DRUGS AND PREGNANCY
The treatment of epileptic
pregnant women poses par-ticularly difficult questions. There is good evidence
of an increased risk of congenital malformations in infants born of women taking
antiseizure medication during pregnancy, although most such women give birth to
nor-mal infants. Because most patients are taking multiple medications and
congenital malformations can occur even without medication, it is difficult or
impossible to demonstrate a cause and effect relationship for most agents. In
some cases the evidence is clearer. Valproic acid has been known to cause spina
bifida in a small percentage of cases. Phenytoin has also long been im-plicated
in causing birth defects, and a specific fetal hy-dantoin syndrome has been
suggested. The most com-mon abnormality seen in children of mothers receiving
antiepileptic therapy is cleft palate.
Withdrawal of medication from
an epileptic preg-nant woman is not without its hazards, to the patient and
possibly to the fetus. It is not clear whether mater-nal seizures can directly
affect the fetus. If it is feasible, the physician should prescribe only one
drug at the low-est effective dosage to minimize teratogenic risks.
The U. S. Food and Drug Administration
has devel-oped a use-in-pregnancy rating system that attempts to provide
physicians with information that they can use to evaluate the risk to the fetus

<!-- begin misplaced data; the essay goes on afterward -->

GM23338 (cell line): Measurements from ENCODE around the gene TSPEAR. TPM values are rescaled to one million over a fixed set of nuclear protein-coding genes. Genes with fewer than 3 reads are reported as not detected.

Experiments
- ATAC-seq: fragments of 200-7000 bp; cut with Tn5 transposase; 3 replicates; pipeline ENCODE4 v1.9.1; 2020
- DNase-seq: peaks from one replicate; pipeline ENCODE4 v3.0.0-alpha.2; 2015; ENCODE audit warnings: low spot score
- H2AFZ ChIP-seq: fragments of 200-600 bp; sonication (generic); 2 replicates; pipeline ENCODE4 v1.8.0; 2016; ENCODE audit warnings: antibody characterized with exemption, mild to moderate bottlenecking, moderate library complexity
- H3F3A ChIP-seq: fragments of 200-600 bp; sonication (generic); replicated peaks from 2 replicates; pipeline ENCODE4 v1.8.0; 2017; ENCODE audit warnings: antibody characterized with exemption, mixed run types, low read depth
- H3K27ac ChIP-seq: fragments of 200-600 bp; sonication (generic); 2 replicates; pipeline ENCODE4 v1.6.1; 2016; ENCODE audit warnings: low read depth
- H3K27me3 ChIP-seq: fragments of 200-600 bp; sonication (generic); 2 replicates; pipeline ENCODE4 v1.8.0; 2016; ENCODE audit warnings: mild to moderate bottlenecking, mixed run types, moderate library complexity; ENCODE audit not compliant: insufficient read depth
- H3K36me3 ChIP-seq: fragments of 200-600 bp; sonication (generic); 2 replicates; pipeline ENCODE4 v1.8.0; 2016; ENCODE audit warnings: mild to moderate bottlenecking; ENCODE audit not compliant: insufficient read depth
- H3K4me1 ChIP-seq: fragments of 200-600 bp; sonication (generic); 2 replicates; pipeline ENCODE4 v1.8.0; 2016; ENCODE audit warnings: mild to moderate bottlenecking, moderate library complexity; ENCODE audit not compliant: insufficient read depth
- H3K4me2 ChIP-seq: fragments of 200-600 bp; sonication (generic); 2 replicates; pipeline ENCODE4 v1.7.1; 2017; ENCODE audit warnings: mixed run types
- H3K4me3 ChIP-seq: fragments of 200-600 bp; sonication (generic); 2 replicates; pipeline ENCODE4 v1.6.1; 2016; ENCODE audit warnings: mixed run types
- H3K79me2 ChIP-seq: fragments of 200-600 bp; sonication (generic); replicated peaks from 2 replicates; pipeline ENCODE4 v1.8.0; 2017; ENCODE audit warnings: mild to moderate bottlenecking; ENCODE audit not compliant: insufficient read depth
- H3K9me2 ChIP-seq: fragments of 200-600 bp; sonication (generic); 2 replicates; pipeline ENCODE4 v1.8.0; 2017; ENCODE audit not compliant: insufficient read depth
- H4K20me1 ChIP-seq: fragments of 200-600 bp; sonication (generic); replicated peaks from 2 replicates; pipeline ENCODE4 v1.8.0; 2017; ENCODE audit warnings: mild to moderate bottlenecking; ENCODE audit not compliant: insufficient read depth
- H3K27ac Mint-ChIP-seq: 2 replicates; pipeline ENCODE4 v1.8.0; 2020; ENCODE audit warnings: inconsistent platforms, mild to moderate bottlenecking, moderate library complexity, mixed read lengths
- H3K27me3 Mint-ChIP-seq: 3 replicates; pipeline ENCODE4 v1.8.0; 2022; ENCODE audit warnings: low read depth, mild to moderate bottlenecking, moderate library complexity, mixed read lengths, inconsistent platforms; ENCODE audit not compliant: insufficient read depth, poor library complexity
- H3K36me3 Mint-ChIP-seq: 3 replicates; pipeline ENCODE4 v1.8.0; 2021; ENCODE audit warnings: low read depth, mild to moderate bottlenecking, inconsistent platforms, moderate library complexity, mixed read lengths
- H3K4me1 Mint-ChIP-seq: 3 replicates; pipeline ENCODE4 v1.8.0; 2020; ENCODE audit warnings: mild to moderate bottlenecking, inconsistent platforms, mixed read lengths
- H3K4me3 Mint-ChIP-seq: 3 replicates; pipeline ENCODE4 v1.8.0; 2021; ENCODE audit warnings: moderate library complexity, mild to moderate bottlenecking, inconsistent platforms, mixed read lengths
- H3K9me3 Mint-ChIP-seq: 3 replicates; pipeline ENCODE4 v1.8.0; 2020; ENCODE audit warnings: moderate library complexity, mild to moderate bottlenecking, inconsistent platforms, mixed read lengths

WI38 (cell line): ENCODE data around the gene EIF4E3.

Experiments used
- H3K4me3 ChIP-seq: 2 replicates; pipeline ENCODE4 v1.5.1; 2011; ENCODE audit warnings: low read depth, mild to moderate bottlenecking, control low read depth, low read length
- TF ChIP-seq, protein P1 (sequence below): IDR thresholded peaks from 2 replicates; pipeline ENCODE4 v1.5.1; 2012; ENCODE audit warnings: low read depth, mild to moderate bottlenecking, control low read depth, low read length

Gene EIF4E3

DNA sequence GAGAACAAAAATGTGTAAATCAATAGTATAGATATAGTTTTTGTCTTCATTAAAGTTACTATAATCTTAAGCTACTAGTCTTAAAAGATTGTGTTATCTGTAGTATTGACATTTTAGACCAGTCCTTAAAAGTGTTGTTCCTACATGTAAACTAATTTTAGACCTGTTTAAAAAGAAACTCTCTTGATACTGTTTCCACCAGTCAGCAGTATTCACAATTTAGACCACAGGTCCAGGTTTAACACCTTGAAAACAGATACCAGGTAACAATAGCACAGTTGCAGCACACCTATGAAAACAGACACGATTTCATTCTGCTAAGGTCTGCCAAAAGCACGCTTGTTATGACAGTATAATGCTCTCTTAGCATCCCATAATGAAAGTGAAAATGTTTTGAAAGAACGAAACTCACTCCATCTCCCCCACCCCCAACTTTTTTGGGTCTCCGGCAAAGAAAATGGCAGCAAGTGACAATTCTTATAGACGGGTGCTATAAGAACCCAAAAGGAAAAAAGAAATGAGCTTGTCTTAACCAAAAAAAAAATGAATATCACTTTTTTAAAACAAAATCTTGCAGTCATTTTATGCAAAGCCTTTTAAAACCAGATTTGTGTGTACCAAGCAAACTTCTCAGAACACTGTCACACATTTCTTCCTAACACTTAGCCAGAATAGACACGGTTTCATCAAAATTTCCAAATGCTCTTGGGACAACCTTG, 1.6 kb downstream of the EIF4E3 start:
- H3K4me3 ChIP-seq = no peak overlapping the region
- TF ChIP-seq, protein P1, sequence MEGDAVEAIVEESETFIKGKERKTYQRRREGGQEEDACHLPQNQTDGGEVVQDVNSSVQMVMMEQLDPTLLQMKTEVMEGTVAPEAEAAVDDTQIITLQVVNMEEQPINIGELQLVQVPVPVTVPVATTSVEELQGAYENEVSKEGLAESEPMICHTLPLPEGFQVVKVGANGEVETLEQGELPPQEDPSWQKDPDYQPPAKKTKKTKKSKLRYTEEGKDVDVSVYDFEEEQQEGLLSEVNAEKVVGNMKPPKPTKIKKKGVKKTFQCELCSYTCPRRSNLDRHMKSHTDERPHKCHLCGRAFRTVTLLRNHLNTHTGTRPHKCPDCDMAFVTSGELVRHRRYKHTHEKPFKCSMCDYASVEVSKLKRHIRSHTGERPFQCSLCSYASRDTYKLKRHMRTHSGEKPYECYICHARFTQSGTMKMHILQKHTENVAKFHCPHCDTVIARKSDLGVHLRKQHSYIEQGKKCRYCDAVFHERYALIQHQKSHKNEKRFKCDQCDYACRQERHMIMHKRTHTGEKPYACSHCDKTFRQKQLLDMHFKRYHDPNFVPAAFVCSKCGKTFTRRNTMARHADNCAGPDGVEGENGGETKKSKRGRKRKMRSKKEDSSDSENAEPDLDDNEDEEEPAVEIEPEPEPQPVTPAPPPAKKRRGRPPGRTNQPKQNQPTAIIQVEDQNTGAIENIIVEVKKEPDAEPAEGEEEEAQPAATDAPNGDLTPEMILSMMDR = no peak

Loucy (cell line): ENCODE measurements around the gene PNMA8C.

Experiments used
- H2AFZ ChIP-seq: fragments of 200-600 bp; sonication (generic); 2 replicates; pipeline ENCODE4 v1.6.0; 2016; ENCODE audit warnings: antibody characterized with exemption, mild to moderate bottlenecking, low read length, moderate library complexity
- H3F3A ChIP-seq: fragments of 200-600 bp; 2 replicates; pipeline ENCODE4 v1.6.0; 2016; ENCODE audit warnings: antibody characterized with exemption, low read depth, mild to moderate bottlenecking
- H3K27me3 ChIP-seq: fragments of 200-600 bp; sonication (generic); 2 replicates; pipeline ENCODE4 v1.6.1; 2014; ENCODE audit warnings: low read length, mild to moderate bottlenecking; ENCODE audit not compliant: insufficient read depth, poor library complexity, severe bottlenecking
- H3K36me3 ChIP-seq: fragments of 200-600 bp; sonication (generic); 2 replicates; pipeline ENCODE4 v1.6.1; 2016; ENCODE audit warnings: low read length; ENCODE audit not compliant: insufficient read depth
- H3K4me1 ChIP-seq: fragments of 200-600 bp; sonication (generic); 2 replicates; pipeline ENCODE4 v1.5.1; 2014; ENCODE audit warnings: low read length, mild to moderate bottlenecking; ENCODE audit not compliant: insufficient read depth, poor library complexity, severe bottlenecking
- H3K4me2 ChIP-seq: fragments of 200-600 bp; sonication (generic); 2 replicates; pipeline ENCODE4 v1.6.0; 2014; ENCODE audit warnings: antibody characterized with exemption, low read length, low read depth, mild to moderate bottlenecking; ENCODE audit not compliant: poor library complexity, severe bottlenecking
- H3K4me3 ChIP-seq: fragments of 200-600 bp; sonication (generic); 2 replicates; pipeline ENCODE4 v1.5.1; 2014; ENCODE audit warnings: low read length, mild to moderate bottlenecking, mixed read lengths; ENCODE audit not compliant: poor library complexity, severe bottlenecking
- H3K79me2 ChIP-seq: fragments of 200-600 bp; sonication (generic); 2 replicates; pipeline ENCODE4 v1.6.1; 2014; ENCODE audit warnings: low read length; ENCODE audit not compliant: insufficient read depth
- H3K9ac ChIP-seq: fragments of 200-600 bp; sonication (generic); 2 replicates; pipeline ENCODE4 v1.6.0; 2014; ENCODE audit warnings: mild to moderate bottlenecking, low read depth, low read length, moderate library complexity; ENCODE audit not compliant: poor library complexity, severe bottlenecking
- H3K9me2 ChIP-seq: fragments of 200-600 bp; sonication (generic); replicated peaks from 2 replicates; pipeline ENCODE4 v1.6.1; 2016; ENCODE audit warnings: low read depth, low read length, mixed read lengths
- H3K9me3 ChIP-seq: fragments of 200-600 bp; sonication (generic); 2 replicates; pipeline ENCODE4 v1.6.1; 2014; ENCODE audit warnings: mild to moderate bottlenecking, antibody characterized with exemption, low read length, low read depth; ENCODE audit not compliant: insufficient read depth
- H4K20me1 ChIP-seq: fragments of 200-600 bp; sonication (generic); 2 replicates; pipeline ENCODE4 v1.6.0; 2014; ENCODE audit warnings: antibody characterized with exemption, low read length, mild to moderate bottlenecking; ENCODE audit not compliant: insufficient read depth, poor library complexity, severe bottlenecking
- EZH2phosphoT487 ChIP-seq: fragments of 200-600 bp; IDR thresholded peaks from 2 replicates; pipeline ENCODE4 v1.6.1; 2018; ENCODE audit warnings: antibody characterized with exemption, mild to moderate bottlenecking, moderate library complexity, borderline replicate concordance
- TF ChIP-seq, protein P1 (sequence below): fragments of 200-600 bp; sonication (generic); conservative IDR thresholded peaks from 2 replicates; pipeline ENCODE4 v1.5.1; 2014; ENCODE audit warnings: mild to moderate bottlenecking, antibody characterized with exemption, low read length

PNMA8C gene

compared to the bene-fit to the patient. This classification uses five
categories: (A) controlled studies show no risk; (B) no evidence of risk to
humans; (C) risk cannot be ruled out; (D) posi-tive evidence of risk; and (X)
contraindicated in preg-nancy. Using this classification, all approved AEDs are
in pregnancy category C except carbamazepine, which is in pregnancy category D.
Neither phenytoin nor val-proic acid is classified, but both have black box
warnings regarding teratogenicity.
A deficiency of folate during
gestation has been as-sociated with abnormal fetal growth and development.
Since most AEDs cause some degree of folate defi-ciency, it is considered
worthwhile to administer folate daily as a supplement during the period of
organogene-sis in the first trimester.
Another concern in infants of
mothers with epilepsy is a serious hemorrhagic disorder that is associated with
a high (25–35%) mortality. This probably results from the finding that many
AEDs can act as competitive in-hibitors of vitamin K–dependent clotting
factors. The competitive inhibition can be overcome by the adminis-tration of
oral vitamin K+ supplements to the mother during the last week or 10
days of pregnancy.